Mobile Qualitative Research or MQR, as it is known, is growing in popularity as a go-to market research tool because it’s finally realizing the promise of providing feedback while the customer is using the product. MQR creates feedback in the real world and with the introduction of mobile software analysis tools, researchers can receive and analyze results in real time.
The process is simple and straight forward. After recruiting participants, questions are sent to their mobile device over a period of days or weeks, allowing the participants to react and respond via that same device.
A researcher can assemble and view the results with an online dashboard. They can input new questions to reengage any of the participants in real time, delving more deeply into a particular subject. Imagine doing that with traditional or online surveys.
The primary advantage of Mobile Qualitative Research is the immediacy of feedback. Since participants (and most of us) carry our phones during the day, when at work, out shopping or at a concert or sporting event, participants can text or send photos of their experience at the point of sale, or during the process of entering a crowded stadium.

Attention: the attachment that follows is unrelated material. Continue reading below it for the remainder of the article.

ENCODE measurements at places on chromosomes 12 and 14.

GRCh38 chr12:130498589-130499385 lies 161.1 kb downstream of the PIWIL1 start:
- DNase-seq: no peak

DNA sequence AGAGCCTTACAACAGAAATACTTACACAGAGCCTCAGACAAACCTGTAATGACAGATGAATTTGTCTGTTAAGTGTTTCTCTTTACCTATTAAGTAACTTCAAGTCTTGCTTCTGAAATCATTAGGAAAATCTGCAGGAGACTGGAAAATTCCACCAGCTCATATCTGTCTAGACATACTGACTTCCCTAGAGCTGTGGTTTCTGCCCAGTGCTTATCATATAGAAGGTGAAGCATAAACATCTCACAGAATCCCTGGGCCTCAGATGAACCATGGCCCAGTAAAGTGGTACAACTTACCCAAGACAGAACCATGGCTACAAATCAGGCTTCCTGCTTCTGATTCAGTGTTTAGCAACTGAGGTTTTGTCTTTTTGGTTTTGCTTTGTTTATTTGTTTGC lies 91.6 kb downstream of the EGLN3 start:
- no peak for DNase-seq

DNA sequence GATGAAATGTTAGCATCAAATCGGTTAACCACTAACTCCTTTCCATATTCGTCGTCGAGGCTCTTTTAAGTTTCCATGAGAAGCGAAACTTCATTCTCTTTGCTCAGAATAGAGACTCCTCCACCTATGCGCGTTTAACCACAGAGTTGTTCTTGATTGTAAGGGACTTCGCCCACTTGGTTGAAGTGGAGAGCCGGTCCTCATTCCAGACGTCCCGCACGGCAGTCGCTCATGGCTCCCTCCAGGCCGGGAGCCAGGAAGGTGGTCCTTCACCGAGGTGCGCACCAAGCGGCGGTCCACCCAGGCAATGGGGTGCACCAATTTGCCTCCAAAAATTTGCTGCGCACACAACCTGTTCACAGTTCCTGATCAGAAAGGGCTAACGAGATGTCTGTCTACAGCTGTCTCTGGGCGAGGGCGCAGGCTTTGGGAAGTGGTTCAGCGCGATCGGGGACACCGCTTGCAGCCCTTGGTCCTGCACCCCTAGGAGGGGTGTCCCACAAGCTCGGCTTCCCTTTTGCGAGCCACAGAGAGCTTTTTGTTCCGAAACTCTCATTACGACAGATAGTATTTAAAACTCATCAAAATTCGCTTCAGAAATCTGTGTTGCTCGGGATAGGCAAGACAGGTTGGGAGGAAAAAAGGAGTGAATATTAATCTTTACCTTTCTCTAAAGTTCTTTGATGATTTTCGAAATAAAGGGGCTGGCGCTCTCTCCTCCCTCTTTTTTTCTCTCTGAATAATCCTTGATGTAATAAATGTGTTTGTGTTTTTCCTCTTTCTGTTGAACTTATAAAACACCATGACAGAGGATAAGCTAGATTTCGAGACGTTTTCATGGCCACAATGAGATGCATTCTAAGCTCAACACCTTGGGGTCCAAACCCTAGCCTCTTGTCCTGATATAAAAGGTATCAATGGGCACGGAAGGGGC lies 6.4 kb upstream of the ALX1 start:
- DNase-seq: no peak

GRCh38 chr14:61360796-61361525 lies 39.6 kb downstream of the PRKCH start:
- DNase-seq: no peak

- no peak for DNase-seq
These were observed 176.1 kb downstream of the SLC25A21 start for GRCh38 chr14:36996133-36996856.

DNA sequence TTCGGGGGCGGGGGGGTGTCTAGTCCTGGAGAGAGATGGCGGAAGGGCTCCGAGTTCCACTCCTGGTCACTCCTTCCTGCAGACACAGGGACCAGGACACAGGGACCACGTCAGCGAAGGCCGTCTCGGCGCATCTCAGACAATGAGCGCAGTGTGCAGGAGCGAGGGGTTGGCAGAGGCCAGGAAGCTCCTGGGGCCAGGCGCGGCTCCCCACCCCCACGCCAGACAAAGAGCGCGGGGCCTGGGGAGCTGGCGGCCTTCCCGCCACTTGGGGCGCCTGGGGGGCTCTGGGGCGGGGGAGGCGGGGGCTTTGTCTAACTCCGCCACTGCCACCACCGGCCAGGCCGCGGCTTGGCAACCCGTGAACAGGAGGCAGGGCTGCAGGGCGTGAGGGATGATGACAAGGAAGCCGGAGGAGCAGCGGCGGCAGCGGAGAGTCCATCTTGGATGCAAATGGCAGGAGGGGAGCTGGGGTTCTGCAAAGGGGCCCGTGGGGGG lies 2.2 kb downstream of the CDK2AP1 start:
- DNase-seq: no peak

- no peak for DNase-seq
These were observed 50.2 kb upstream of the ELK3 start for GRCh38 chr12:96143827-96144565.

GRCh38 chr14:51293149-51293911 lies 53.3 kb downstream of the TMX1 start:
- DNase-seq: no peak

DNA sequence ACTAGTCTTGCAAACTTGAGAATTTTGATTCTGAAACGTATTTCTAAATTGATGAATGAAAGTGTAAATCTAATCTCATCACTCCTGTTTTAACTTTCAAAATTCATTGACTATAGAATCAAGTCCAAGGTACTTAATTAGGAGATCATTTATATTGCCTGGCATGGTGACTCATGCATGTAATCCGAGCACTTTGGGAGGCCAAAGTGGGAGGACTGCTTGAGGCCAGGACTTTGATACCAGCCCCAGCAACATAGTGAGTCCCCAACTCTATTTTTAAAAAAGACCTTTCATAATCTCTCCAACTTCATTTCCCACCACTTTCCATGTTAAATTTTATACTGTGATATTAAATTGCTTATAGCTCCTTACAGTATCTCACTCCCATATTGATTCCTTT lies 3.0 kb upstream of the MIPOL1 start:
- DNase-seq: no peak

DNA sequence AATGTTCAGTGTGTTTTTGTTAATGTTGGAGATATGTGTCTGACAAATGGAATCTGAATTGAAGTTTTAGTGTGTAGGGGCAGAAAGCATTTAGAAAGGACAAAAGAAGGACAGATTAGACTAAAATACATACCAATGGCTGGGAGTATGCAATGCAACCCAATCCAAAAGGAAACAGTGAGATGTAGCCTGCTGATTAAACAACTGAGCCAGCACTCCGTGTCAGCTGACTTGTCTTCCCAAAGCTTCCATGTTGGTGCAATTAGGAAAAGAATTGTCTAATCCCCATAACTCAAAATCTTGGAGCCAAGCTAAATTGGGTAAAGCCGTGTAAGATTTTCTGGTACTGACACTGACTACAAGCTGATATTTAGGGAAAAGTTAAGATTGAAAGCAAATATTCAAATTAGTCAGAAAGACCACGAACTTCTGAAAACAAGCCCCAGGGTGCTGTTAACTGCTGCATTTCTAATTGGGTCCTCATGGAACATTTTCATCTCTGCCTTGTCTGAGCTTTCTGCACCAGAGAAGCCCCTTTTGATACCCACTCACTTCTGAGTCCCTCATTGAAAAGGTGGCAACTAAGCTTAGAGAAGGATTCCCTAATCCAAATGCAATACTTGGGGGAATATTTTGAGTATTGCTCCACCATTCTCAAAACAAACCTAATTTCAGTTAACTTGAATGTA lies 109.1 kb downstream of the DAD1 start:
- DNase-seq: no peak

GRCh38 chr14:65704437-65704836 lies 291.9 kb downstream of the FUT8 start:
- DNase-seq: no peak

This immediacy means that the information provided is more accurate because the respondents do not have to recall what they experienced at a later time when they are finally sitting down to go online.
There is no learning curve for MQR participants since they are simply texting or sending photos on mobile devices that they all ready own and are familiar with. This ease of use helps increase the participation rate because of its simplicity and familiarity.
Higher engagement or non-static engagement with the participants is a big plus. Since the information is submitted in real time, a live researcher will know that the data is input at the time the researched event is occurring.
Mobile Qualitative Research = Access
According to the Nielsen group over 265 million Americans have mobile phones, 98% of which are text capable. By the end of 2010, according to the International Telecommunication Union, approximately 5 billion people worldwide had cell phones.
Mobile Qualitative Research allows researchers access to those people that either don’t have time to sit down at a computer or don’t have access to one. Also, using MQR participants don’t have to be herded into a study room or assembled into panels, saving significant costs and time.